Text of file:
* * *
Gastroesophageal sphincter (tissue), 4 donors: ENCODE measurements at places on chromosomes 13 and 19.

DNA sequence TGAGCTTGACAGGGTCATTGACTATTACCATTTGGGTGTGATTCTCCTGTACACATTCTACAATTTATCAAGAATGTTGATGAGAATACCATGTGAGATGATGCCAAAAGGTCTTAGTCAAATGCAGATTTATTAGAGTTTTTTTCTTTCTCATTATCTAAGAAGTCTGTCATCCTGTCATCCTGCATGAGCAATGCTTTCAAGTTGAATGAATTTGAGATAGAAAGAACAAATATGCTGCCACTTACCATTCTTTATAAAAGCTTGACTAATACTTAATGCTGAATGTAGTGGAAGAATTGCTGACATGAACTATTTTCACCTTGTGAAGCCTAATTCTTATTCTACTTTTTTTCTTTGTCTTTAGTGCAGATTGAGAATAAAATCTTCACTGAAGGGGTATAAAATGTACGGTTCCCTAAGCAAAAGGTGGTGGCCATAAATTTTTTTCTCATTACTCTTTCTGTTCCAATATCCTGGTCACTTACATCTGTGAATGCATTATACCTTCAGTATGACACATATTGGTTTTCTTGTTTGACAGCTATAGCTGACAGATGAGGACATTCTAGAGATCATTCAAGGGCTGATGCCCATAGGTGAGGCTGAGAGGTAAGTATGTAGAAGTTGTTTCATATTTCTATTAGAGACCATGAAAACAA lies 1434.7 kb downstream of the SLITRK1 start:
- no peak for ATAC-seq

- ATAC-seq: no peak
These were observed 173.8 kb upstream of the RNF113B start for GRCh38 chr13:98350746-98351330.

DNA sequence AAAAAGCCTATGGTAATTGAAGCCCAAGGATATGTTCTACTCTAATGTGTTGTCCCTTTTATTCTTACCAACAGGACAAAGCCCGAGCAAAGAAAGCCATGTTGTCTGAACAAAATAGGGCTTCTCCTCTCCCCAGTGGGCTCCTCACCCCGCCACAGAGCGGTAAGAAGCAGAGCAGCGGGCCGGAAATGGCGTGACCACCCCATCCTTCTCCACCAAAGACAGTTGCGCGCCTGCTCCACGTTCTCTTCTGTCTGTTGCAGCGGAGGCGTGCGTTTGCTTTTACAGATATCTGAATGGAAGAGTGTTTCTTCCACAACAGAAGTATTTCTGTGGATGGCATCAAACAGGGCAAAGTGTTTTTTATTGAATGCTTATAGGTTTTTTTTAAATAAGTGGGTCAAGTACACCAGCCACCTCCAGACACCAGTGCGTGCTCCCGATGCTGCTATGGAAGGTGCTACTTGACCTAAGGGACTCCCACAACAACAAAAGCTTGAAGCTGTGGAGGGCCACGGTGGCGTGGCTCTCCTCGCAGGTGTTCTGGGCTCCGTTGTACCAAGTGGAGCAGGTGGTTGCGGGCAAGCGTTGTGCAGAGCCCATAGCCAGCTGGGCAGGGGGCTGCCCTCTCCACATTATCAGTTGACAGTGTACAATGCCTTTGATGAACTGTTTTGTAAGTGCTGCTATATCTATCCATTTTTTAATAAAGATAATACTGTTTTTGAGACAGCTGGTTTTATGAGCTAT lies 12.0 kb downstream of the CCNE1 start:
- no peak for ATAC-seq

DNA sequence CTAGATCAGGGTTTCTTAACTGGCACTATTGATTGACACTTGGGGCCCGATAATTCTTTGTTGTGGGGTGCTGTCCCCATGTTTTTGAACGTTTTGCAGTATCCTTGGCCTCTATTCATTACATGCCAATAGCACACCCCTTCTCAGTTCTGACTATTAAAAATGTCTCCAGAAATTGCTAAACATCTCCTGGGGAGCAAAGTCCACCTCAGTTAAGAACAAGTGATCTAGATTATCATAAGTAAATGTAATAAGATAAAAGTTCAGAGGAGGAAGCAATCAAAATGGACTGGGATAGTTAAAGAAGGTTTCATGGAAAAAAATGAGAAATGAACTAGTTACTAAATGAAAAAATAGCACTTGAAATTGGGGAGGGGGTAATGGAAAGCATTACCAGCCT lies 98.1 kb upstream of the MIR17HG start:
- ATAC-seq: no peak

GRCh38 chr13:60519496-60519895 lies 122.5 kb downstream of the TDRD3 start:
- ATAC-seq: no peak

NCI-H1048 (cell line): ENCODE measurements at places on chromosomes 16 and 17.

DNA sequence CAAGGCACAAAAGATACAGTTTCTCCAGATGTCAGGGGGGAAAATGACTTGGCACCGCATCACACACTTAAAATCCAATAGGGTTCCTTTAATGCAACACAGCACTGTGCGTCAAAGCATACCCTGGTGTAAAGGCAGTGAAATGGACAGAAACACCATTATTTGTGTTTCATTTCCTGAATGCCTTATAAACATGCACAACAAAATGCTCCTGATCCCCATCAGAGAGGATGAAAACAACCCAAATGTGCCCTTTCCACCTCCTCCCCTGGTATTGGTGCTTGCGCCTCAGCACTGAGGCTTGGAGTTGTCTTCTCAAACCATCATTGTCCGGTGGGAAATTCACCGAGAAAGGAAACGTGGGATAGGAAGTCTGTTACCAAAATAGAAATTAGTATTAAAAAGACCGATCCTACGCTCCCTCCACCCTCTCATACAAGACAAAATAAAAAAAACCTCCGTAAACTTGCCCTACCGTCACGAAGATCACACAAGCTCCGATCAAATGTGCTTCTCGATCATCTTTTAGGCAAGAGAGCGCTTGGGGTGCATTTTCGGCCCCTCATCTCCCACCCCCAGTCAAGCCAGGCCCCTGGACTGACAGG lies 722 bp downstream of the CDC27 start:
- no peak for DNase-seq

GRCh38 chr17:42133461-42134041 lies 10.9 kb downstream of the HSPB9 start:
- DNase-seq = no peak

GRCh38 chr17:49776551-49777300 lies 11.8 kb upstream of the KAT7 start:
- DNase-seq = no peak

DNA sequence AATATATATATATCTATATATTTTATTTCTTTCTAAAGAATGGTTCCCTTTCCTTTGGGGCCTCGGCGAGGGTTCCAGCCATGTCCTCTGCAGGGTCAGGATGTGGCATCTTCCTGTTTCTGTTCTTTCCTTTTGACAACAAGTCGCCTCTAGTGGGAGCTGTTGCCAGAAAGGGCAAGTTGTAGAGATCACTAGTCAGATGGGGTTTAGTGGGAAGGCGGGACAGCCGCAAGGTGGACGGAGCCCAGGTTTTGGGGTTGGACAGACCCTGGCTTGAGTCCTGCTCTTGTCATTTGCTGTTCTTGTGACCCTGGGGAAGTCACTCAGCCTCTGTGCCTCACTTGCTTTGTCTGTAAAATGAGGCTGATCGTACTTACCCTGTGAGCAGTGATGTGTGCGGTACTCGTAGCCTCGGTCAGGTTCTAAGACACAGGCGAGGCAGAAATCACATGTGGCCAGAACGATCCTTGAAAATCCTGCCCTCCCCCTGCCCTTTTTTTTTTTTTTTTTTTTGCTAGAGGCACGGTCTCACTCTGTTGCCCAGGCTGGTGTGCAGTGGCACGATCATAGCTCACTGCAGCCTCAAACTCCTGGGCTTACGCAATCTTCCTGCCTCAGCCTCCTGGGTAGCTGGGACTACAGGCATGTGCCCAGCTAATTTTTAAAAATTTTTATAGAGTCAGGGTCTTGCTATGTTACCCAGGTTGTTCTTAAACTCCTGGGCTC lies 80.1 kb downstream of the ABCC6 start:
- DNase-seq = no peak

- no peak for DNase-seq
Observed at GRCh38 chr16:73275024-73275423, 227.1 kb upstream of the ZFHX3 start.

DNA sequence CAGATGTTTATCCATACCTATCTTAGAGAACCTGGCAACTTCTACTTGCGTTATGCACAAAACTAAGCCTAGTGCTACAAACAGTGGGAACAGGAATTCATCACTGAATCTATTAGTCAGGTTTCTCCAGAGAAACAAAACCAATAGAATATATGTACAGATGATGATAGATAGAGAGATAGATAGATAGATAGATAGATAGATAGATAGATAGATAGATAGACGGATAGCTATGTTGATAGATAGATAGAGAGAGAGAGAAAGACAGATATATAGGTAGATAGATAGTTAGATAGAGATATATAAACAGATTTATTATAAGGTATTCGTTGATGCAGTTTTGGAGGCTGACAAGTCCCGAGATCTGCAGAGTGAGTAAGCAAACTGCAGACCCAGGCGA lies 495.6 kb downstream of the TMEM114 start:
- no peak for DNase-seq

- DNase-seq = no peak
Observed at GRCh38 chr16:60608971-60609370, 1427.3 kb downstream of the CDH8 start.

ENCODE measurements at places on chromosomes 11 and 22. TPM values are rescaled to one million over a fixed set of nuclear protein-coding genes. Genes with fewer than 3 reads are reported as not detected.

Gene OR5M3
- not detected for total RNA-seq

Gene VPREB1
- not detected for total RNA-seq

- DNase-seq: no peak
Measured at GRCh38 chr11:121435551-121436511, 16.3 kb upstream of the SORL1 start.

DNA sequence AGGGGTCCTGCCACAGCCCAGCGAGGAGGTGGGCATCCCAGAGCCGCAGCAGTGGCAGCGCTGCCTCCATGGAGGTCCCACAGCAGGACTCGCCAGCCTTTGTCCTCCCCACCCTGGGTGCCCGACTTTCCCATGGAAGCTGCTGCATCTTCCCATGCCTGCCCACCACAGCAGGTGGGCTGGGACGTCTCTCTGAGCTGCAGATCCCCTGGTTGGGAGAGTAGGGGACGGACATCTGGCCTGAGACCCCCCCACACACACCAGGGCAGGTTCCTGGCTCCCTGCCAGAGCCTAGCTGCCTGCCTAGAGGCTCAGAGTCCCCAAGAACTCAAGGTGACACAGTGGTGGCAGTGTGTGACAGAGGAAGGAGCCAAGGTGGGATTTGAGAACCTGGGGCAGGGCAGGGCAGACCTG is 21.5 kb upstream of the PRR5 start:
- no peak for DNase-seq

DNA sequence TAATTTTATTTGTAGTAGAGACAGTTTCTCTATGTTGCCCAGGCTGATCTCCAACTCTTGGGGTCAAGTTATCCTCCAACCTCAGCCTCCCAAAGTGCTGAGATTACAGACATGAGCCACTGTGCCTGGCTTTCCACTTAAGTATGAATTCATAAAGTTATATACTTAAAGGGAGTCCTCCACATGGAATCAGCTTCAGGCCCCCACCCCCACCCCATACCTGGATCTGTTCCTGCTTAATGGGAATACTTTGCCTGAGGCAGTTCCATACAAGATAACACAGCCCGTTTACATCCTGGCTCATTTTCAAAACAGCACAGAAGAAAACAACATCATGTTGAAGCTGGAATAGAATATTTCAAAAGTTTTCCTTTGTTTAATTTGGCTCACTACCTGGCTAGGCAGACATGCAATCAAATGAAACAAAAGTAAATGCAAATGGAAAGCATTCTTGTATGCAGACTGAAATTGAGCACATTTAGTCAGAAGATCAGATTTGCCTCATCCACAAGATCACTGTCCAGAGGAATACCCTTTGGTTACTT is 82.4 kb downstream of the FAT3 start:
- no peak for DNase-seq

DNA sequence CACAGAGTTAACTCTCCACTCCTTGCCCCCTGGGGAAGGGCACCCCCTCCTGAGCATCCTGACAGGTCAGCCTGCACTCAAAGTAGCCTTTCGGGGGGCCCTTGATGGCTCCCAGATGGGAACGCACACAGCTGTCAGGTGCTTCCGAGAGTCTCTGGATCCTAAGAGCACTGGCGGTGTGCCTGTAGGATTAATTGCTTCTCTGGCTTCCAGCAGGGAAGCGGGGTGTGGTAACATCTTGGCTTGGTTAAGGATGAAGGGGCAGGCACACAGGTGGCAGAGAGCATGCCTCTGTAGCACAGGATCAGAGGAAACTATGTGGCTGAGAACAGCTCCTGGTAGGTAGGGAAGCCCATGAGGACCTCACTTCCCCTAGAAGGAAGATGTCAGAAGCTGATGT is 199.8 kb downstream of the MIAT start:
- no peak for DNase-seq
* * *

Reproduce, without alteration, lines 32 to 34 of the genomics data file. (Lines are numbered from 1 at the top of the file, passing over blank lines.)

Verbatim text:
- DNase-seq: no peak
Measured at GRCh38 chr11:121435551-121436511, 16.3 kb upstream of the SORL1 start.

DNA sequence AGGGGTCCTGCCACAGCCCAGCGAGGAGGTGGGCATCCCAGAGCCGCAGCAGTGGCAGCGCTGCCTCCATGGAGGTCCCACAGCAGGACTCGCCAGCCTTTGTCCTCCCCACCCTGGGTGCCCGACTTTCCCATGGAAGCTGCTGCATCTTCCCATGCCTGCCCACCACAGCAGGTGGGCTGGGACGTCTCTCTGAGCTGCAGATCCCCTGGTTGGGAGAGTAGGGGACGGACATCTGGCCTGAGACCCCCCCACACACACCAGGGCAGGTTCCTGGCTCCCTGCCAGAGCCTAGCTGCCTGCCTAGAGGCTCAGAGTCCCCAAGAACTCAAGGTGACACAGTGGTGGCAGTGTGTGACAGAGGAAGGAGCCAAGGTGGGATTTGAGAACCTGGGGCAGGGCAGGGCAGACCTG is 21.5 kb upstream of the PRR5 start: